God’s Word for You
by Pastor Timothy Smith on Tuesday, April 15, 2008
5 My sword has drunk its fill in the heavens;
see, it descends in judgment on Edom,
the people I have totally destroyed.
6 The sword of the LORD is bathed in blood,
it is covered with fat—
the blood of lambs and goats,
fat from the kidneys of rams.
For the LORD has a sacrifice in Bozrah
and a great slaughter in Edom.
7 And the wild oxen will fall with them,
the bull calves and the great bulls.
Their land will be drenched with blood,
and the dust will be soaked with fat. (NIV)
The Lord’s vengeance on Edom would continue beyond the Old Testament times. The more historically accurate book in the Apocrypha makes the observation that “Judas (Maccabaeus) made war on the descendants of Esau in Idumea (Edom) at Akrabattene, because they kept lying in wait for Israel” (1 Maccabees 5:3).1
Edom stands as a type—a prophetic foreshadowing with specific details—of all God’s enemies in their downfall. The flocks of Edom are butchered by the sword. This is not just the destruction of the nation’s economy. Since the prophecy sets Edom in place of all God’s enemies (unbelievers), the flocks are the sheep that follow false shepherds. These sheep are the people themselves who do not put their trust in God.
Edom fits this picture in several ways. Edom (Esau) himself had known God’s promises and was of course the grandson of Abraham and the brother of Israel. He himself was quick to forgive Israel’s deception. But his descendants quickly turned away from their faith and began to hate God’s people. Already in Numbers 20:14-21, they were opposing the Israelites (“Edom refused to let them go through their territory,” Numbers 20:21).
Later, David subjected the Edomites (2 Samuel 8:14), but, like the nations rebelling against God himself, the Edomites rebelled against David’s heirs and set up their own king once again (2 Kings 8:20). King Amaziah temporarily defeated them (2 Kings 14:7) but once again they returned to their own ways, just as sinful mankind turns away from God over and over again.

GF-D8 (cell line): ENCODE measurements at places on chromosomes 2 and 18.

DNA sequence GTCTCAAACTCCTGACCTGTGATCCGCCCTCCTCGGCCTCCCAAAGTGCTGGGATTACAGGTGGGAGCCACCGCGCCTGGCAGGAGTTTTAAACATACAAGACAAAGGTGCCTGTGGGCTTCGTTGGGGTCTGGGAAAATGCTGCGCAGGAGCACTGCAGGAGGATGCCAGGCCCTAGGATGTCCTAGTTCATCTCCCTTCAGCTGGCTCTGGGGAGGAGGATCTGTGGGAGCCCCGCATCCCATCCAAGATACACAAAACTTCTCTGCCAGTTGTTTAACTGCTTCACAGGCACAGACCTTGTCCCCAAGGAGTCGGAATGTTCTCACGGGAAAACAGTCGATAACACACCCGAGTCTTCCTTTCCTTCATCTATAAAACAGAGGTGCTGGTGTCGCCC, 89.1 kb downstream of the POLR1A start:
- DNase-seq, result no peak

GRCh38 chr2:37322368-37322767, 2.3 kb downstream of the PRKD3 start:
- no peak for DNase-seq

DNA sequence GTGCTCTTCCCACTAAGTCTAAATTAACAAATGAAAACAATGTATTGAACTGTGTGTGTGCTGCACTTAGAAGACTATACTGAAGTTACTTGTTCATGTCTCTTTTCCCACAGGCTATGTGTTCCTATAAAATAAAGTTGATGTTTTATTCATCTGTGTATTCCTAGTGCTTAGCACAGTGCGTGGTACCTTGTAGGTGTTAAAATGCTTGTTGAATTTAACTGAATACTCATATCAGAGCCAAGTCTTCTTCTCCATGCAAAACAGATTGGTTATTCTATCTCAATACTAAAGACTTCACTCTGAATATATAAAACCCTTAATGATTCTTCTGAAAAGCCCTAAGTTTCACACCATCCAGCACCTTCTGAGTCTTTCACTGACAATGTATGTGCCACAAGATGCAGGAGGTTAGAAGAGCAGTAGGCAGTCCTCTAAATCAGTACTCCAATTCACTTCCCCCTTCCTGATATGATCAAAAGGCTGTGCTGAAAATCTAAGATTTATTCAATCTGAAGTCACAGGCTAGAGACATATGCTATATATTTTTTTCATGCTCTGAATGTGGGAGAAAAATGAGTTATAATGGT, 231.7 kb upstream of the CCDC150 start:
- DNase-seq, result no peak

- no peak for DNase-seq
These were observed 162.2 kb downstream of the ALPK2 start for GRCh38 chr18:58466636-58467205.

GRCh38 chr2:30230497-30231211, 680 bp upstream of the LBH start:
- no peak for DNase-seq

Bozrah was an old Edomite settlement (Genesis 36:33; 1 Chronicles 1:44) that became the nation’s capital. It was on the road called the King’s Highway that ran from Ezion Geber on the Red Sea (the Gulf of Aqaba) all the way to Damascus (Numbers 20:17). This will become significant in the next chapter, when instead of the King’s Highway, God’s people will be encouraged to travel on the “Way of Holiness” (Isaiah 35:8).
The sacrifice of verse 6 is the zebach, which is sometimes a sacrifice with specific regulations (Leviticus 3:1, 4:10, 7:11; Numbers 15:8), but the word can also refer to older, unrestricted sacrifices from the time before Moses was given the laws (Genesis 31:54) and sacrifices that were made to idols (Hosea 3:4). God will destroy his enemies in a holy fashion, but nevertheless they will be cut down, cut up, and cut apart.
Passages like this drive us deeper and deeper into the lives and hearts of our friends, sharing the gospel of the saving work of Jesus, and also farther and farther out into the world. The gospel is the only solution to the problem of sin in the world. Jesus’ work cured us; we need to share the same cure with the world while there is still time.
1 If the account in Maccabees is correct, the Edomites must have penetrated very far into Judah; Akrabattene or Acrabbein was a few miles north of Shiloh. I have wondered whether the apocryphal account is in error here; there was a place called Akrabbim, “The ascent of the scorpions,” which led from the tumble-down south of the Dead Sea westward into the Judean highlands (Judges 1:36) which would have been much more appropriate from a battle against the Edomites.
Pastor Timothy Smith
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